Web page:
public String getRemediationBackground();

public String getIssueDetail();

public String getRemediationDetail();

public IHttpRequestResponse[] getHttpMessages();

The new IScanQueueItem interface contains the following methods, which can be used to query and control items in the active scanning queue:

public String getStatus();

public byte getPercentageComplete();

public int getNumRequests();

public int getNumErrors();

public int getNumInsertionPoints();

public void cancel();

public IScanIssue[] getIssues();

Note that different items within the scan queue may contain duplicated versions of the same issue - for example, if the same request has been scanned multiple times. Duplicated issues are consolidated in the main view of scan results. You can implementIBurpExtender.newScanIssue to get details only of unique, newly discovered scan issues post-consolidation.

The new extensibility APIs should enable users to create much more powerful extensions to Burp's functionality. One example of this is a means of fully automating periodic scanning of a specific application to identify any new vulnerabilities it contains. There are various ways of accomplishing this, but one way is described below. First, on a single occasion, you will need to manually explore all of the application's functionality using Burp Proxy, and save the state of Burp's target site map and scope configuration to file, in the usual way. Then, on future occasions, you can create an extension which performs the following actions:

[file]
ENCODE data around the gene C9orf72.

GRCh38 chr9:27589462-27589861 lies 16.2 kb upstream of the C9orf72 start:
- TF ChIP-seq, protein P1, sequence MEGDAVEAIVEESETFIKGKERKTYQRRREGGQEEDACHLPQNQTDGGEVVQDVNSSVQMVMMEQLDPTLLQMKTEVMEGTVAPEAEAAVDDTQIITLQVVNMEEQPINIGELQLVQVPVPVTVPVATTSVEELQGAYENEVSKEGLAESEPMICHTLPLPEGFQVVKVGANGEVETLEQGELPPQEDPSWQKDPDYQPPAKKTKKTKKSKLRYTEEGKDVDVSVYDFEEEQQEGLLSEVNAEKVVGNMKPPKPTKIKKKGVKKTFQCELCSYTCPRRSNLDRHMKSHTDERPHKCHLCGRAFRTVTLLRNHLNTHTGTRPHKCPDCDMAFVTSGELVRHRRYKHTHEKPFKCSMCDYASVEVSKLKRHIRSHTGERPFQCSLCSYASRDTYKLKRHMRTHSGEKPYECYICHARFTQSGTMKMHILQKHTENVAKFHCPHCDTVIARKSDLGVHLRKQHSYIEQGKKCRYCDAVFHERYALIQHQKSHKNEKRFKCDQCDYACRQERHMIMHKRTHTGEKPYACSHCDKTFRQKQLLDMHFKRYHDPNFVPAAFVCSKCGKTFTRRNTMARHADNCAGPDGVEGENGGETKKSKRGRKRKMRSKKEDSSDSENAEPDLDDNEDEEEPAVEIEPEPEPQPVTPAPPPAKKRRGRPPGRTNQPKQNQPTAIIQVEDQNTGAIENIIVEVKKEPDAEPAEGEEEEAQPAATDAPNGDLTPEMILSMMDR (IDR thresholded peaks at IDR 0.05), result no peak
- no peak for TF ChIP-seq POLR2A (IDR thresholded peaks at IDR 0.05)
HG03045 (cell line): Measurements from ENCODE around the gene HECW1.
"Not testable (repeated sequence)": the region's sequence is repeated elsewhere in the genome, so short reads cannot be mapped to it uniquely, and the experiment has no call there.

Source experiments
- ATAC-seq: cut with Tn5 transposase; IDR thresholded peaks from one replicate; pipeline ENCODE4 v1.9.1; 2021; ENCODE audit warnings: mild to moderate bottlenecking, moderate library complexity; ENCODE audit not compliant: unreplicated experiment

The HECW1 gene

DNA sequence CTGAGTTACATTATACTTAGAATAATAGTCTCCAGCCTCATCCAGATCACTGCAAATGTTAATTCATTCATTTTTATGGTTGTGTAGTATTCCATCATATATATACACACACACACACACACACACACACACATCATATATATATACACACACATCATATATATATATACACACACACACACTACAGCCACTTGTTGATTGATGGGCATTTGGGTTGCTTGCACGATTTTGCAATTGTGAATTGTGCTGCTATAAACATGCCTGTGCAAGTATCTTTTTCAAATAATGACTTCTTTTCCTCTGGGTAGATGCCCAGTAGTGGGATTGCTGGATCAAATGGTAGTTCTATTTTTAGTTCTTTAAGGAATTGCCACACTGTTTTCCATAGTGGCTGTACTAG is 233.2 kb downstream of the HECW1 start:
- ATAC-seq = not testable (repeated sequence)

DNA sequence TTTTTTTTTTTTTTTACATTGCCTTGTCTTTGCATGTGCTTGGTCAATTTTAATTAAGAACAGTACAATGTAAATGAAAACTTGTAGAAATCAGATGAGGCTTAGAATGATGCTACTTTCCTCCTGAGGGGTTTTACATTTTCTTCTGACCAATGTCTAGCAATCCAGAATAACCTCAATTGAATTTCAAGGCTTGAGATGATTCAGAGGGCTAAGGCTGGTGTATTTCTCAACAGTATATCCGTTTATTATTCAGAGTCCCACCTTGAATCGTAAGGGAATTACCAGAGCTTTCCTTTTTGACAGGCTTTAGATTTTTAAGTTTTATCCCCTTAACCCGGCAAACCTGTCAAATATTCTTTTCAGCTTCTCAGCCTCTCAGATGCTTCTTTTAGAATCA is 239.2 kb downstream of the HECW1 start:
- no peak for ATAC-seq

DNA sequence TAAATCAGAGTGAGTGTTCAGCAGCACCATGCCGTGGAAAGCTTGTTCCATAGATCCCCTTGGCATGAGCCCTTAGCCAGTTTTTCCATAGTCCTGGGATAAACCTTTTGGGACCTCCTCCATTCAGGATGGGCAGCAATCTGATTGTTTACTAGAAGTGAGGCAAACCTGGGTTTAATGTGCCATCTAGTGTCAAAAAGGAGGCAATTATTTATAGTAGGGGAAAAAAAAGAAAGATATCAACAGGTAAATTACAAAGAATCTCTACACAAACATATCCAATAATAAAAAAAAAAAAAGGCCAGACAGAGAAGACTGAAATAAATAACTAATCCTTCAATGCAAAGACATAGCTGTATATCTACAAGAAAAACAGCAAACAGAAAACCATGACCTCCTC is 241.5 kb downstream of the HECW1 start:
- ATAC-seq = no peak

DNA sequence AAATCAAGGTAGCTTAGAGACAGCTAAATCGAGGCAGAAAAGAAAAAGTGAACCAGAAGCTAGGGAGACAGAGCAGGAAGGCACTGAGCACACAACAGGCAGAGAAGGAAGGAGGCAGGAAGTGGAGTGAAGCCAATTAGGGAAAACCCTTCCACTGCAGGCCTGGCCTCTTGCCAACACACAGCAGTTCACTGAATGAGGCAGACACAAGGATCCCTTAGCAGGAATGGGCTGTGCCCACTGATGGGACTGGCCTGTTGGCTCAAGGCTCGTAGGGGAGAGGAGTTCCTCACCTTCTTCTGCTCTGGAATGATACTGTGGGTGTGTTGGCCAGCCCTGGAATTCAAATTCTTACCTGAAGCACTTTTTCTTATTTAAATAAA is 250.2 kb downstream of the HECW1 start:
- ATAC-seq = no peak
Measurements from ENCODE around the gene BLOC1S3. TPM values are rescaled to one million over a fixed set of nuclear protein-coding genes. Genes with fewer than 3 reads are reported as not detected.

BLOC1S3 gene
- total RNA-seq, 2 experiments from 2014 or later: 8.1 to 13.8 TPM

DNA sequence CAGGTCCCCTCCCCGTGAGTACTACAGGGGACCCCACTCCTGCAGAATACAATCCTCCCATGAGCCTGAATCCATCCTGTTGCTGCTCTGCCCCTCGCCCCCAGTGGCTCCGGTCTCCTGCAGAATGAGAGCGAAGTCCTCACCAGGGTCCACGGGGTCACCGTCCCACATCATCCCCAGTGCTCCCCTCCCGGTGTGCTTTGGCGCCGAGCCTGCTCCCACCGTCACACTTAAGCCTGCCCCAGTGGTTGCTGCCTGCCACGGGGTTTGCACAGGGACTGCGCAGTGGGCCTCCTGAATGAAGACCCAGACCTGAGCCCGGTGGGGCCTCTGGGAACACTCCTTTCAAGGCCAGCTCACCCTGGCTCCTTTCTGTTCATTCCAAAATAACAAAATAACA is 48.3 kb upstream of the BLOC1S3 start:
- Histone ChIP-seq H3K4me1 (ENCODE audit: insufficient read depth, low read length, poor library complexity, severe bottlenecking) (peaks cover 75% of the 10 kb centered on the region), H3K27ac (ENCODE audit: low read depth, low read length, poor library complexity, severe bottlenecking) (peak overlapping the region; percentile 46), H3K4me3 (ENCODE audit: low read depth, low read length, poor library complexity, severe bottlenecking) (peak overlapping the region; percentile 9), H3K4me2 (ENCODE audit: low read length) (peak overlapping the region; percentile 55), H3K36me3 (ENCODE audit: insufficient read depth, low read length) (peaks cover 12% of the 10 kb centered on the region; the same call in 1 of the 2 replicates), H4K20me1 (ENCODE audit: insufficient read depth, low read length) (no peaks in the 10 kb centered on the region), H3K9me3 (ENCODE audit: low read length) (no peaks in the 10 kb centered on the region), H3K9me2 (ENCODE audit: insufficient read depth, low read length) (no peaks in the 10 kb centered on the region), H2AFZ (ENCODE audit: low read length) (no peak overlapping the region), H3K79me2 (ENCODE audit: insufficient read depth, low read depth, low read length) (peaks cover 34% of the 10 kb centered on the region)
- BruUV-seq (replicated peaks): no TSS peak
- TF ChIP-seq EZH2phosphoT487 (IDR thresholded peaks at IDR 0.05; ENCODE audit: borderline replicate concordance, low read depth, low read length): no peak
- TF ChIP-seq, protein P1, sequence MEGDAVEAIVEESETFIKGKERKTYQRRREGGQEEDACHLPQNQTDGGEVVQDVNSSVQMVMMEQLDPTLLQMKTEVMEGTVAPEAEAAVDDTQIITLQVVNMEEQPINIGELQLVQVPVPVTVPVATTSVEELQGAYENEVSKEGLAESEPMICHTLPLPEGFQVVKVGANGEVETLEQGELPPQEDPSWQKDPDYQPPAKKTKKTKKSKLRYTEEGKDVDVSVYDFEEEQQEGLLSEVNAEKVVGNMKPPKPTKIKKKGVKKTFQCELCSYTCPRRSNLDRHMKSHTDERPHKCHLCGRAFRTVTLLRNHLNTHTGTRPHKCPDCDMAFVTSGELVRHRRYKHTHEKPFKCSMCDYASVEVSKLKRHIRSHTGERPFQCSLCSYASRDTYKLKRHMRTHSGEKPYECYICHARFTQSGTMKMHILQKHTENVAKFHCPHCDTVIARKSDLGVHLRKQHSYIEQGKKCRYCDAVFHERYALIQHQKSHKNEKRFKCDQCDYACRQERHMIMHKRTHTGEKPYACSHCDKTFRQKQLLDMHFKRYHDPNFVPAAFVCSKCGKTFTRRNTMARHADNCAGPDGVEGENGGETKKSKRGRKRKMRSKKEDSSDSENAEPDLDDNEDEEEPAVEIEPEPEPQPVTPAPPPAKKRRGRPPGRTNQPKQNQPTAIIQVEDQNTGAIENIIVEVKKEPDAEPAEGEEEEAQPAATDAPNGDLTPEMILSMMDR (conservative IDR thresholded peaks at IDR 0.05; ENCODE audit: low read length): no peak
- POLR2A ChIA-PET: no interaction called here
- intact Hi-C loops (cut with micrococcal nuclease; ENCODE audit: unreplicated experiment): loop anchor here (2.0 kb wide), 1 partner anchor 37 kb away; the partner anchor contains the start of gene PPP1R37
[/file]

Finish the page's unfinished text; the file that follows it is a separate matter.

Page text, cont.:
1. Load the saved site map and scope configuration back into Burp, using IBurpExtenderCallbacks.restoreState.

  2. Use IBurpExtenderCallbacks.getSiteMap to retrieve all of the site map items for the target application, by specifying a suitable URL prefix (e.g. "").

  3. If required, use IBurpExtenderCallbacks.sendToSpider to discover any content that has been newly added to the application, and then use IBurpExtenderCallbacks.getSiteMap again to obtain the updated site map.

  4. Use IBurpExtenderCallbacks.doActiveScan to initiate active scans of each site item that interests you (based on URL, file extension, parameters etc). Keep a reference to each IScanQueueItem returned from this method.